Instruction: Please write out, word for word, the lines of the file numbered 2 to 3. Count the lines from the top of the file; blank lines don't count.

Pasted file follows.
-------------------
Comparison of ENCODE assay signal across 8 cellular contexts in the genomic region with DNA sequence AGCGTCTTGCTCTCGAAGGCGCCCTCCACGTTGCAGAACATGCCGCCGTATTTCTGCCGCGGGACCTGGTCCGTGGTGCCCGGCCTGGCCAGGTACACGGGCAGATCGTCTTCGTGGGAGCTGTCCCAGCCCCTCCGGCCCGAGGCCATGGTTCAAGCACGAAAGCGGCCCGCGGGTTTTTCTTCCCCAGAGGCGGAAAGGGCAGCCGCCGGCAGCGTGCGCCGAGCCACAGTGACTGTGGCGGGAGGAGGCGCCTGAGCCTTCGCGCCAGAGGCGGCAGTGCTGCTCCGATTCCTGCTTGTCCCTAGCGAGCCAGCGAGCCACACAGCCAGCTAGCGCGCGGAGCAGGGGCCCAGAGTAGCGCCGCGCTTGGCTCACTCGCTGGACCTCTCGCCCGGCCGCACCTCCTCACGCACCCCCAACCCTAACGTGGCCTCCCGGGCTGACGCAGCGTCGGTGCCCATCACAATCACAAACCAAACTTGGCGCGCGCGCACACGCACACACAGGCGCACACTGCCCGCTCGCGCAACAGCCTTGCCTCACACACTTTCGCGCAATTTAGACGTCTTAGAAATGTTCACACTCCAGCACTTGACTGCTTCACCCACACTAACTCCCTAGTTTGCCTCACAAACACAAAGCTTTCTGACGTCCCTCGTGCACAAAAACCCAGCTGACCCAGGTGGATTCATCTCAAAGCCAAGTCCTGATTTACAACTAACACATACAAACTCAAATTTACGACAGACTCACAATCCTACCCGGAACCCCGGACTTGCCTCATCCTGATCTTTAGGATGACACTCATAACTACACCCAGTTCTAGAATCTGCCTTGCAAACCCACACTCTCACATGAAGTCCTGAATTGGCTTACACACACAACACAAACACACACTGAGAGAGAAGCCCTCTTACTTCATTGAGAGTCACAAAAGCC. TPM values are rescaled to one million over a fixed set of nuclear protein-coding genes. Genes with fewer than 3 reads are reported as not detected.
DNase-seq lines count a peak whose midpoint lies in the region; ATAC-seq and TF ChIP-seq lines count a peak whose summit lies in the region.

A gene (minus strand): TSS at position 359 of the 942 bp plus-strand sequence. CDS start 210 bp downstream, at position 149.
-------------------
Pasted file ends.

DNase-seq lines count a peak whose midpoint lies in the region; ATAC-seq and TF ChIP-seq lines count a peak whose summit lies in the region.

A gene (minus strand): TSS at position 359 of the 942 bp plus-strand sequence. CDS start 210 bp downstream, at position 149.